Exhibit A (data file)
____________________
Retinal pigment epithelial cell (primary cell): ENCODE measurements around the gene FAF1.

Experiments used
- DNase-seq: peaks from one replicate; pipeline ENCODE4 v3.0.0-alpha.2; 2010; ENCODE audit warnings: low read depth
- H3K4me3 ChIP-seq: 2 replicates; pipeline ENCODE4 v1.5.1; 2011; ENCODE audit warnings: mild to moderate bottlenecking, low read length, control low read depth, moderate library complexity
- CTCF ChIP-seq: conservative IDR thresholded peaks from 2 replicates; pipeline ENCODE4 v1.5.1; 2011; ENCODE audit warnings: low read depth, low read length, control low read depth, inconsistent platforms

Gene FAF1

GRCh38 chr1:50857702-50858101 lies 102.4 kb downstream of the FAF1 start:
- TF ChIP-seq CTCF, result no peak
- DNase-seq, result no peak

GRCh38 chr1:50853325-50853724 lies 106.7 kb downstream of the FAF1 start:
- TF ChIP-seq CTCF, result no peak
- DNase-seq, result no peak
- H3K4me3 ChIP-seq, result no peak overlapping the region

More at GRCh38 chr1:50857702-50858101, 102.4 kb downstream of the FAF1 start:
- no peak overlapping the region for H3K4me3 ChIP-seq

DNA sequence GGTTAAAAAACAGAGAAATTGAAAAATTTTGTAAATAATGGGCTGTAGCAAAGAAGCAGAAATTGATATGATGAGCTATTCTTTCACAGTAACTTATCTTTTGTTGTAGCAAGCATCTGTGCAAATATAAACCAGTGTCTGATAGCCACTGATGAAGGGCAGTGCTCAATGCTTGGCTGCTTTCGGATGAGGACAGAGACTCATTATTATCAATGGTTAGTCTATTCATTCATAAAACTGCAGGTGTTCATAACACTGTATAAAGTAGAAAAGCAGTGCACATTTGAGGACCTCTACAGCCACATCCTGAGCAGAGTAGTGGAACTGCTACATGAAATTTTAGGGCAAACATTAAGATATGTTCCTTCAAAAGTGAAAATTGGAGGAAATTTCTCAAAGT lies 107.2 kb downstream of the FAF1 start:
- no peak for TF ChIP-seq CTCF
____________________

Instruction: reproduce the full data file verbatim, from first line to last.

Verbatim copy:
Retinal pigment epithelial cell (primary cell): ENCODE measurements around the gene FAF1.

Experiments used
- DNase-seq: peaks from one replicate; pipeline ENCODE4 v3.0.0-alpha.2; 2010; ENCODE audit warnings: low read depth
- H3K4me3 ChIP-seq: 2 replicates; pipeline ENCODE4 v1.5.1; 2011; ENCODE audit warnings: mild to moderate bottlenecking, low read length, control low read depth, moderate library complexity
- CTCF ChIP-seq: conservative IDR thresholded peaks from 2 replicates; pipeline ENCODE4 v1.5.1; 2011; ENCODE audit warnings: low read depth, low read length, control low read depth, inconsistent platforms

Gene FAF1

GRCh38 chr1:50857702-50858101 lies 102.4 kb downstream of the FAF1 start:
- TF ChIP-seq CTCF, result no peak
- DNase-seq, result no peak

GRCh38 chr1:50853325-50853724 lies 106.7 kb downstream of the FAF1 start:
- TF ChIP-seq CTCF, result no peak
- DNase-seq, result no peak
- H3K4me3 ChIP-seq, result no peak overlapping the region

More at GRCh38 chr1:50857702-50858101, 102.4 kb downstream of the FAF1 start:
- no peak overlapping the region for H3K4me3 ChIP-seq

DNA sequence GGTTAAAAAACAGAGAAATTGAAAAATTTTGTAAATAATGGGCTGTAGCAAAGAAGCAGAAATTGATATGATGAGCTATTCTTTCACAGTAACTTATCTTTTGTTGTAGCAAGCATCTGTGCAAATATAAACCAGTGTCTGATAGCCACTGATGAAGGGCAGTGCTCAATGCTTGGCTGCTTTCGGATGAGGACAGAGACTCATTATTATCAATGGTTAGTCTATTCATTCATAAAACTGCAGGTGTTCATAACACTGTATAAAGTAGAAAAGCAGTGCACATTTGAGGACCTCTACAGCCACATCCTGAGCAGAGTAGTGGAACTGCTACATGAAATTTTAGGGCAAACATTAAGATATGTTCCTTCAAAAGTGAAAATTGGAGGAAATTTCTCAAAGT lies 107.2 kb downstream of the FAF1 start:
- no peak for TF ChIP-seq CTCF